Technologies and Social Practice
Joanne Grandad with her children
Last week was one of those weeks where work and personal life have collided in the most poignant of ways. Sir Bruce Keogh published his reportinto the failings of the 14 NHS Hospital Trusts identified as having unusually high standardised mortality rates (SMRs) or death rates. At the same time, my granddad (aged 92) was admitted to one of the ‘blacklisted hospitals’ in East Lancashire NHS Trust. This got me thinking. What sort of care is my granddad going to receive at th asics running is hospital? What exactly is a high standardised mortality rate an indicator of? And what, as a patient or relative, can I do with this information?
My first question was in part answered by reading the 63 page report on East Lancashire NHS Trust . While areas of good practice were identified, the report highlighted that the Trust board does not use information effectively to improve the quality of care, the complaints process lacks compassion and there are inadequate levels of nursing and medical staff. This bleak overall picture played out at the individual level when my granddad was discharged home at seven o’clock in the evening with an untreated wound, a full catheter bag with no replacement and no information for the district nurse about his medical situation or the sorts of medication he should be receiving. As he lay in his new hospital bed at home, he explained to my uncle that he hadn’t had anything to eat since his breakfast.
However, as a patient or relative, could I have anticipated these problems just from knowing that East Lancashire Trust has a higher than average standardised mortality asics running ratio? As Bruce Keogh argues, high SMRs can act like ‘a smoke alarm’ to indicate that there could be issues with the quality of care. However, they are not diagnostic and certainly don’t reveal the cause of any problems. I’ve lost count of the number of false fire alarms at work because, it turns out, someone has burnt the toast. Average SMRs are no reason to be complacent either. As Professor Nick Black, a member of the review’s national advisory board, explained in an interview last week, it’s likely that there are other NHS Trusts out there that should be in special review that don’t have high SMRs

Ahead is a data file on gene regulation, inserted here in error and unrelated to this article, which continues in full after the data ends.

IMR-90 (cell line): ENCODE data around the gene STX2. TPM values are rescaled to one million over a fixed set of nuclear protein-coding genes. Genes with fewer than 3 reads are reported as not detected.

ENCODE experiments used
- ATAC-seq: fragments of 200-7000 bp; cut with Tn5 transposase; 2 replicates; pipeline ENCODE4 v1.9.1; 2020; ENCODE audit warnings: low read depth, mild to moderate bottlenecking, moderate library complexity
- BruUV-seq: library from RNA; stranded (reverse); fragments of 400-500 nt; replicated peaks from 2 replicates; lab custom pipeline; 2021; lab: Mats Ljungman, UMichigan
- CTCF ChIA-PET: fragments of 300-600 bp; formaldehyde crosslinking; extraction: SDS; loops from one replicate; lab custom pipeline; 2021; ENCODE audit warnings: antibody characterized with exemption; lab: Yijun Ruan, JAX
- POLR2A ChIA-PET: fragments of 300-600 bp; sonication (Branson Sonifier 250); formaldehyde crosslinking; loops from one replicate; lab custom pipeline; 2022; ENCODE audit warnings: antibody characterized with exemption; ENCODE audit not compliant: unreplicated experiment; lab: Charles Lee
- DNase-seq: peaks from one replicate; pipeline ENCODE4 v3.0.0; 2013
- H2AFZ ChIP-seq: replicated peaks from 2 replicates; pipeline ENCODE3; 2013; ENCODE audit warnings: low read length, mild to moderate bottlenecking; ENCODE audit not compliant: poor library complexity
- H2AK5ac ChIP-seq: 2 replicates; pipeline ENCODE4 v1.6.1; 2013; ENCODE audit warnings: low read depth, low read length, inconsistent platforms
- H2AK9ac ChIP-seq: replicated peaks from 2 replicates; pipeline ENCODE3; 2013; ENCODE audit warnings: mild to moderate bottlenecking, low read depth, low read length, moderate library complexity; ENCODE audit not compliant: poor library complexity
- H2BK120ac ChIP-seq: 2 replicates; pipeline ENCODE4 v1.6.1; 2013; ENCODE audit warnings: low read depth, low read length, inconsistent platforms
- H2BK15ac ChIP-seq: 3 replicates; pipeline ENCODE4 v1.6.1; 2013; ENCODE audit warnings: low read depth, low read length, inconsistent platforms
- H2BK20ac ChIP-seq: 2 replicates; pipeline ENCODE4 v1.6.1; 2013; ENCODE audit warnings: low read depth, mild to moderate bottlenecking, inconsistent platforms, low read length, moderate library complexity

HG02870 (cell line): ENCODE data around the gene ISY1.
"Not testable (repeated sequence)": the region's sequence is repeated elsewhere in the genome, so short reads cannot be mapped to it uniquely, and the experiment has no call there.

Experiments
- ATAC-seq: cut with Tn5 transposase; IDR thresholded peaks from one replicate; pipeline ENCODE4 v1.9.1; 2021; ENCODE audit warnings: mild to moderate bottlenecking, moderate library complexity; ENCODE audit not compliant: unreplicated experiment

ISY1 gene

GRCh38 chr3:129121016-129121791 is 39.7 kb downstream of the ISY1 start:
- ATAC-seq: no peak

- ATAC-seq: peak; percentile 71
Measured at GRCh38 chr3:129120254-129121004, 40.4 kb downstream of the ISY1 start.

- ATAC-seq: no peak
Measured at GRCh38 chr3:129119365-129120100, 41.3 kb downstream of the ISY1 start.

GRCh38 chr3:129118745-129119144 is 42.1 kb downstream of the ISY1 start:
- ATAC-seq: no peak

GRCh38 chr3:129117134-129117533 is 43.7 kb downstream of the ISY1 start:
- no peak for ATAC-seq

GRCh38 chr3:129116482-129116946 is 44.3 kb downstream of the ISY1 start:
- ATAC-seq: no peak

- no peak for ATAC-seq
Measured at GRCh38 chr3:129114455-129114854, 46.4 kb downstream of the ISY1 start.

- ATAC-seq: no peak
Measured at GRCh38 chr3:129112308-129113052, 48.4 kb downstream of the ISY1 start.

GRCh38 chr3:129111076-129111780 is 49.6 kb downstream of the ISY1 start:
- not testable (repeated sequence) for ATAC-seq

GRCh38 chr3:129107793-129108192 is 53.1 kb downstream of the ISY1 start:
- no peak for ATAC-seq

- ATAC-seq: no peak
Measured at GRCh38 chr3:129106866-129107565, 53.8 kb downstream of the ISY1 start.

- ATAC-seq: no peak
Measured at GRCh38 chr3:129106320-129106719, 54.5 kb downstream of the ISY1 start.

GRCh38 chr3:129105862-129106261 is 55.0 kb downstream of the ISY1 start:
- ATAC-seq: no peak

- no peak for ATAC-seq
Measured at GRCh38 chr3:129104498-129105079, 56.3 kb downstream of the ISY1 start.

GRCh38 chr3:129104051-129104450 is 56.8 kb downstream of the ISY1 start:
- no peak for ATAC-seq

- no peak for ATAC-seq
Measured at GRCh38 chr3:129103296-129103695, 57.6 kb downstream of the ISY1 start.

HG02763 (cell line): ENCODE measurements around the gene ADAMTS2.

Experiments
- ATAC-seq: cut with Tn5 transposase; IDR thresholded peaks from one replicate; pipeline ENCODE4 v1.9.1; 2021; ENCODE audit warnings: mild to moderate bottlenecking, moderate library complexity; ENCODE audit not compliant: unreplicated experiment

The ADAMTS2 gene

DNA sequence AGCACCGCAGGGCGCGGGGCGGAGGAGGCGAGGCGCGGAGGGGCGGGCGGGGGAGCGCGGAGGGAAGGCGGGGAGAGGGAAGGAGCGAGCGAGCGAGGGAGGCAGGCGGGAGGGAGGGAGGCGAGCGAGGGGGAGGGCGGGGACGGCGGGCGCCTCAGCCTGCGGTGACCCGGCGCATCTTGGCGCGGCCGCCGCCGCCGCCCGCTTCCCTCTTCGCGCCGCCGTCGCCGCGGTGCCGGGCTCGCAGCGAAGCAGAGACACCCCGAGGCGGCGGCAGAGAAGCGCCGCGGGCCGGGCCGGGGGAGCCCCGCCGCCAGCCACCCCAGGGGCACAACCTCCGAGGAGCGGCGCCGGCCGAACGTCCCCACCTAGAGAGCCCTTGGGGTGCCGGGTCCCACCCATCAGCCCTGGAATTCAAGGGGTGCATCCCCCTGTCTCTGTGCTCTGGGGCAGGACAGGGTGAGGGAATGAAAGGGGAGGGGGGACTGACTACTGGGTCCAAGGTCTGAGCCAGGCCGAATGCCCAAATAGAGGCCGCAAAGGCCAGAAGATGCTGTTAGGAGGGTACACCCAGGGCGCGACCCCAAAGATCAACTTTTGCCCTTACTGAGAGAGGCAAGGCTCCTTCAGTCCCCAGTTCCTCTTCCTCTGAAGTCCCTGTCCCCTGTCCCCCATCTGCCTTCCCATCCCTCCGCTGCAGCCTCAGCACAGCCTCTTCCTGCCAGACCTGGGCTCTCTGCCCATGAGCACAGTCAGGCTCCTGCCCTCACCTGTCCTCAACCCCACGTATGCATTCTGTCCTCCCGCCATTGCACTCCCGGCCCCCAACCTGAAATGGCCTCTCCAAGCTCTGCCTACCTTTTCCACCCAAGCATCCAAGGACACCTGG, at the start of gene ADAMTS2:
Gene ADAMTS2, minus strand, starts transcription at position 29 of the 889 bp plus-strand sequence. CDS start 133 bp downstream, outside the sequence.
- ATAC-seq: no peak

So, in isolation, a high SMR doesn’t tell you a great deal about the quality of care you might receive in a hospital as a patient. SMRs are but one of a plethora of performance indicators on the quality of care that are available to the public. The review panel’s report into East Lancashire Trust revealed that these indicators also suggested that the warning bells should have been ringing. To paraphrase the report:
The Trust is ‘red rated’ in two safety indicators: MRSA infection rates and clinical negligence scheme payments
Of the nine measures reviewed within Patient Experience and Complaints, the Trust was rated ‘red’ on four separate measures;
Around 70% of all complaints relate to clinical aspects of care, which is unusually high
And the list goes on. However, this information is often dispersed amongst different websites and as a patient or relative, it’s not always clear where to go to find it. Furthermore, no one is pulling all this information together and presenting it in a way that patients can understand. As Ian Greener eloquently argued in his blog last year, not everyone has the capacity to understand performance indicators.